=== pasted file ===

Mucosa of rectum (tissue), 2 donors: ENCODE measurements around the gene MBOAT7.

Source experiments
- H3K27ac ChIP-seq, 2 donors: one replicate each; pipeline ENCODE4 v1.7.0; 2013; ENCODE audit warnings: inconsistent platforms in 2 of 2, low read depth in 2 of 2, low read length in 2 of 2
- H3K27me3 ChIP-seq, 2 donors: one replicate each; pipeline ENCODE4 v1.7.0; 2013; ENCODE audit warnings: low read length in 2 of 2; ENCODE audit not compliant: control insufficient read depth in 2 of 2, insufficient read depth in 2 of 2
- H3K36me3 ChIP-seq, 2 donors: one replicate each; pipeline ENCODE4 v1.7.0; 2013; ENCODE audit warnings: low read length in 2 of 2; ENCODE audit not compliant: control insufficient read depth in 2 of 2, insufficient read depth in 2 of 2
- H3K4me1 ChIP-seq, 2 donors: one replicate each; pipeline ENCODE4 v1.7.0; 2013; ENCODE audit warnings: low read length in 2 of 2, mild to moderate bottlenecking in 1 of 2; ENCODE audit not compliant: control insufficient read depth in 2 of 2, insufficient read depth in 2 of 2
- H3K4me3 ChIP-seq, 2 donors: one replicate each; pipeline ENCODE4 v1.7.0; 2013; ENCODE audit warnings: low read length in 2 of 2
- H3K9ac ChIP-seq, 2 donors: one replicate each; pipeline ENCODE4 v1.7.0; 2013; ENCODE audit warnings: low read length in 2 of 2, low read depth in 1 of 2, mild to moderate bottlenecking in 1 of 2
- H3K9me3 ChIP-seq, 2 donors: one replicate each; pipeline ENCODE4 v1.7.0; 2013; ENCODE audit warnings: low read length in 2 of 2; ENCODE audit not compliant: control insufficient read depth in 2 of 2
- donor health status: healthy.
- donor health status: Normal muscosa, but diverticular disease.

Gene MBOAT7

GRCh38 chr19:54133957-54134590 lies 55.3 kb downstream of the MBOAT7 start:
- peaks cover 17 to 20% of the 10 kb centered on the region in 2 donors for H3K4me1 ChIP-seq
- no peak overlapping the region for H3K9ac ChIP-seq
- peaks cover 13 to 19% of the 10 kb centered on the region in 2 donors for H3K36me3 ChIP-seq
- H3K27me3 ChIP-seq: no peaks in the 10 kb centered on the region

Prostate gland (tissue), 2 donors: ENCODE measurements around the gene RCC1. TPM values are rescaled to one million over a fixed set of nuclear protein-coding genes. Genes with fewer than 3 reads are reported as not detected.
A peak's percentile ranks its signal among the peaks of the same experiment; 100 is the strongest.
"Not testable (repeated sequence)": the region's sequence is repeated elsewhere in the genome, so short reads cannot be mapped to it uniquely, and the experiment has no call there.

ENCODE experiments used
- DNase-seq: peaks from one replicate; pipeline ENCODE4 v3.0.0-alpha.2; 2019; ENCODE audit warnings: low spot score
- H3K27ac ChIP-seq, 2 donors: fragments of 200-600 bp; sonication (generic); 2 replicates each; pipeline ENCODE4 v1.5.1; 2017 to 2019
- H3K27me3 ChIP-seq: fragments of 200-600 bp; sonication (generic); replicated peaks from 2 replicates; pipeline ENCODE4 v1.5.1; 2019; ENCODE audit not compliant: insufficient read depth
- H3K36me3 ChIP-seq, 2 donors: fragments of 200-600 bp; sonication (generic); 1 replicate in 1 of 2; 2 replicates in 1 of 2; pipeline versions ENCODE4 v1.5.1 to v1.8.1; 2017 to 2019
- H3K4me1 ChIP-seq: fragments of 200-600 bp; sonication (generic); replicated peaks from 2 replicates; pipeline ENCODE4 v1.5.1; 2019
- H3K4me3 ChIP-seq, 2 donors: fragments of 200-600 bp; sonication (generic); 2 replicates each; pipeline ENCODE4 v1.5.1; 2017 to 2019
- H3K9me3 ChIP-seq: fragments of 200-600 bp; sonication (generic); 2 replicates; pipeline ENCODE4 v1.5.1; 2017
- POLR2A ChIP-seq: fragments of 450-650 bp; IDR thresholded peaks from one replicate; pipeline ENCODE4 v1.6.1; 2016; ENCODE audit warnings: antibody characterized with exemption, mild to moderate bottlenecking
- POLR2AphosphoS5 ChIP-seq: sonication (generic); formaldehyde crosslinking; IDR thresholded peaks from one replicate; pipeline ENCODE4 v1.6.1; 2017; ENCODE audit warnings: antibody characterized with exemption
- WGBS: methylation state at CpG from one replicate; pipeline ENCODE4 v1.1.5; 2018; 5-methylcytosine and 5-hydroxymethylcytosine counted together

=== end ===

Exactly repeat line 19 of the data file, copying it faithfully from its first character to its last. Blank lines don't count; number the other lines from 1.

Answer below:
A peak's percentile ranks its signal among the peaks of the same experiment; 100 is the strongest.